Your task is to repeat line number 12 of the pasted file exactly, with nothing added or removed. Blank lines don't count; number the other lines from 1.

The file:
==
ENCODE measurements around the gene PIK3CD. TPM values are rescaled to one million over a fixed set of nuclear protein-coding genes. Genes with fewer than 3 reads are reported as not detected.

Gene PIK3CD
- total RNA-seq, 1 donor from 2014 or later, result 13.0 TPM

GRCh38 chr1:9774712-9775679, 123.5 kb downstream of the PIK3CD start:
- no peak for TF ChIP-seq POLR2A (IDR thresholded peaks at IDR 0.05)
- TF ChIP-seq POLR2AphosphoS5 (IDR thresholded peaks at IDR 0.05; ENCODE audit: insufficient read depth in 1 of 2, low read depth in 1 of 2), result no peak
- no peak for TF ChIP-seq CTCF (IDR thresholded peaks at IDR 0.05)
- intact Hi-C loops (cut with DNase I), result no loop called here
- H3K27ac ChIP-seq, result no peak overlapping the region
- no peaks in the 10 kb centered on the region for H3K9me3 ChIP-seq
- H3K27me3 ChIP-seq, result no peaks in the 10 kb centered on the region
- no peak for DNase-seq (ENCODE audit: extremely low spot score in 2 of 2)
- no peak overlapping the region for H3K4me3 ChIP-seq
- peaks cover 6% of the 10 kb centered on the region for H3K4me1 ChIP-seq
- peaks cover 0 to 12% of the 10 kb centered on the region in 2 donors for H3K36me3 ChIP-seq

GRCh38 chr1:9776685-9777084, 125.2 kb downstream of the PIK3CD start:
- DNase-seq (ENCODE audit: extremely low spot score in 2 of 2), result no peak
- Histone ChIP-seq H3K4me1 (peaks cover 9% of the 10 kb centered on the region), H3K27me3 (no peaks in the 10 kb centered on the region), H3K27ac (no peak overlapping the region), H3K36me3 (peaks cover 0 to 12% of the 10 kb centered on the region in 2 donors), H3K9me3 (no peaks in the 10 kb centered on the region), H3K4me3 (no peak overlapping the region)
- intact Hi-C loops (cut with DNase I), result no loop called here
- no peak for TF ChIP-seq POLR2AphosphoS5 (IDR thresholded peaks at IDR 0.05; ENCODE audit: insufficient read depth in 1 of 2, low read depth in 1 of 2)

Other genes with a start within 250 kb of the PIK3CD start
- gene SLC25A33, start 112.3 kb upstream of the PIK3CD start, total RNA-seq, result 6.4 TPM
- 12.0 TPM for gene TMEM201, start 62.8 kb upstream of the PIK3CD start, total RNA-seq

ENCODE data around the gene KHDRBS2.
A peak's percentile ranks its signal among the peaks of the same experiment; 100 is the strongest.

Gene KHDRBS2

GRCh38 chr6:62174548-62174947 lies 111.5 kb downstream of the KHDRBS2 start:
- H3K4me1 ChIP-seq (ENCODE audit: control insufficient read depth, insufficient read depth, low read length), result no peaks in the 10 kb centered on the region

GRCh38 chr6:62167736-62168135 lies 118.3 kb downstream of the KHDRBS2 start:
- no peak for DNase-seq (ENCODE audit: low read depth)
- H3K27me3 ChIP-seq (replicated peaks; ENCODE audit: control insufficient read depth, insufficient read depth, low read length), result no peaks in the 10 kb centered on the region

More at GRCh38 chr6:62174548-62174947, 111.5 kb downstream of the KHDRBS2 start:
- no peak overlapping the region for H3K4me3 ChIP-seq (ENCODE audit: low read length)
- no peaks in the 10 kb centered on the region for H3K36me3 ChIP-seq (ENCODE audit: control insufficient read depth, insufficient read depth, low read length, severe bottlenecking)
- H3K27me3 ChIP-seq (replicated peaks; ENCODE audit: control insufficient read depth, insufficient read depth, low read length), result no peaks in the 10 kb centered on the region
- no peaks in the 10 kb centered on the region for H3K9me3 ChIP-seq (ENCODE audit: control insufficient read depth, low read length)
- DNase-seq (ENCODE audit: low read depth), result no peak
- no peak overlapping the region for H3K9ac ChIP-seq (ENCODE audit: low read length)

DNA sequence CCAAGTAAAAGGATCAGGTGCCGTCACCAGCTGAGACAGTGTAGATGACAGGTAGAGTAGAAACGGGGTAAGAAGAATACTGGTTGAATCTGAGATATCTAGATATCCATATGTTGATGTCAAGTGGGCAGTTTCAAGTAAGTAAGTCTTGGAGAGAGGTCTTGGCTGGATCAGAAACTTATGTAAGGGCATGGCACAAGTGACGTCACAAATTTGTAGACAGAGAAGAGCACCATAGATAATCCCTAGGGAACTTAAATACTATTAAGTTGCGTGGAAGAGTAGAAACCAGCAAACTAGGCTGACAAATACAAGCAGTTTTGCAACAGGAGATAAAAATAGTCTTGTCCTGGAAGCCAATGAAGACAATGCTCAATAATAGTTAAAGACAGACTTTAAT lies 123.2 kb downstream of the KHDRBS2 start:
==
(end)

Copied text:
- no peak for DNase-seq (ENCODE audit: extremely low spot score in 2 of 2)